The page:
CITIZENS COMMISSION ON HUMAN RIGHTS
DEFENDING HUMAN RIGHTS
As part of their religious code, Scientologists pledge “to expose and help abolish any and all physically damaging practices in the field of mental health,” and thereby bring about an atmosphere of safety and security to mental healing.
Accordingly, in 1969, Scientologists established the Citizens Commission on Human Rights (CCHR), a watchdog group that investigates and exposes psychiatric violations of human rights. Today, CCHR is a worldwide force actively working to eliminate brutal treatments, criminal practices and human rights abuses in the field of mental health. It has been responsible for helping to enact more than 150 laws protecting individuals from abusive or coercive practices in the field of mental health.
Working alongside medical professionals, CCHR is dedicated to eradicating abuse and enacting patient and consumer protections. CCHR’s Board of Advisers, called Commissioners, includes doctors, scientists, psychologists, lawyers, legislators, educators, business professionals, artists and civil and human rights representatives.
In the 1970s, the Church of Scientology exposed the existence of psychiatric work camps in South Africa where blacks were exploited as slave labourers and cooperation was enforced with electric shock. Those charges of abuse were investigated and confirmed by the World Health Organisation and the American Psychiatric Association. Subsequently, CCHR presented testimony to South Africa’s Truth and Reconciliation Commission and obtained a national government inquiry into psychiatric racism.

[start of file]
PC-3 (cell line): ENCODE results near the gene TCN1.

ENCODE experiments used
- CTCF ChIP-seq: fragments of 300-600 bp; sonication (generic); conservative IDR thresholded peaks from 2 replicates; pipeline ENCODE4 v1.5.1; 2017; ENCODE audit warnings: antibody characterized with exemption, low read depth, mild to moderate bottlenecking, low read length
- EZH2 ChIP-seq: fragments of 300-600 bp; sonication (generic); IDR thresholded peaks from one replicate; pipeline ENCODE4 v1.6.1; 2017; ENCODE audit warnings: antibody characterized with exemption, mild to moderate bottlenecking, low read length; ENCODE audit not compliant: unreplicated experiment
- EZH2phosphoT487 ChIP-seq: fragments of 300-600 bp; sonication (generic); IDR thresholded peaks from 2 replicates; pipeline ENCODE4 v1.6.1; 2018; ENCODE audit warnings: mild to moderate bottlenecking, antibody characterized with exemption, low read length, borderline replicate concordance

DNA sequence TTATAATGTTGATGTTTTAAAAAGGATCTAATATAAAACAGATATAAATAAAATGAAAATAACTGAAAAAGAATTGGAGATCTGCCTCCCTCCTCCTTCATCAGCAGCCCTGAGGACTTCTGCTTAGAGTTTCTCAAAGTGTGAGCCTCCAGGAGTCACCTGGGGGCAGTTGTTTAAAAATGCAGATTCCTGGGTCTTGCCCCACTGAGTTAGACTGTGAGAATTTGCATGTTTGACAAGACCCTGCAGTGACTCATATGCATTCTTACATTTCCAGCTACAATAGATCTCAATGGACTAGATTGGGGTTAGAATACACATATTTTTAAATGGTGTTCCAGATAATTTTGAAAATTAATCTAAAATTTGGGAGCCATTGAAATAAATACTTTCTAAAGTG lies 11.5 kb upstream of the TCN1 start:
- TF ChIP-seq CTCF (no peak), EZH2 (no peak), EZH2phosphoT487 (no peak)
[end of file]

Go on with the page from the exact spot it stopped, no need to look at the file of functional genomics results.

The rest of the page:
Working with like-minded groups and African tribal leaders, CCHR is continuing to fight for the rights of all Africans to be free from mental health abuses.
“I thank the Church of Scientology, particularly the Citizens Commission on Human Rights, for exposing the most horrendous practices of the apartheid system of mental treatment of people.… CCHR became a real thorn in the side of the apartheid government, and of course it was for the better for those who suffered from those conditions. So thank you very much.”
DR BEN NGUBANE, FORMER MINISTER OF ARTS, CULTURE, SCIENCE AND TECHNOLOGY, SOUTH AFRICA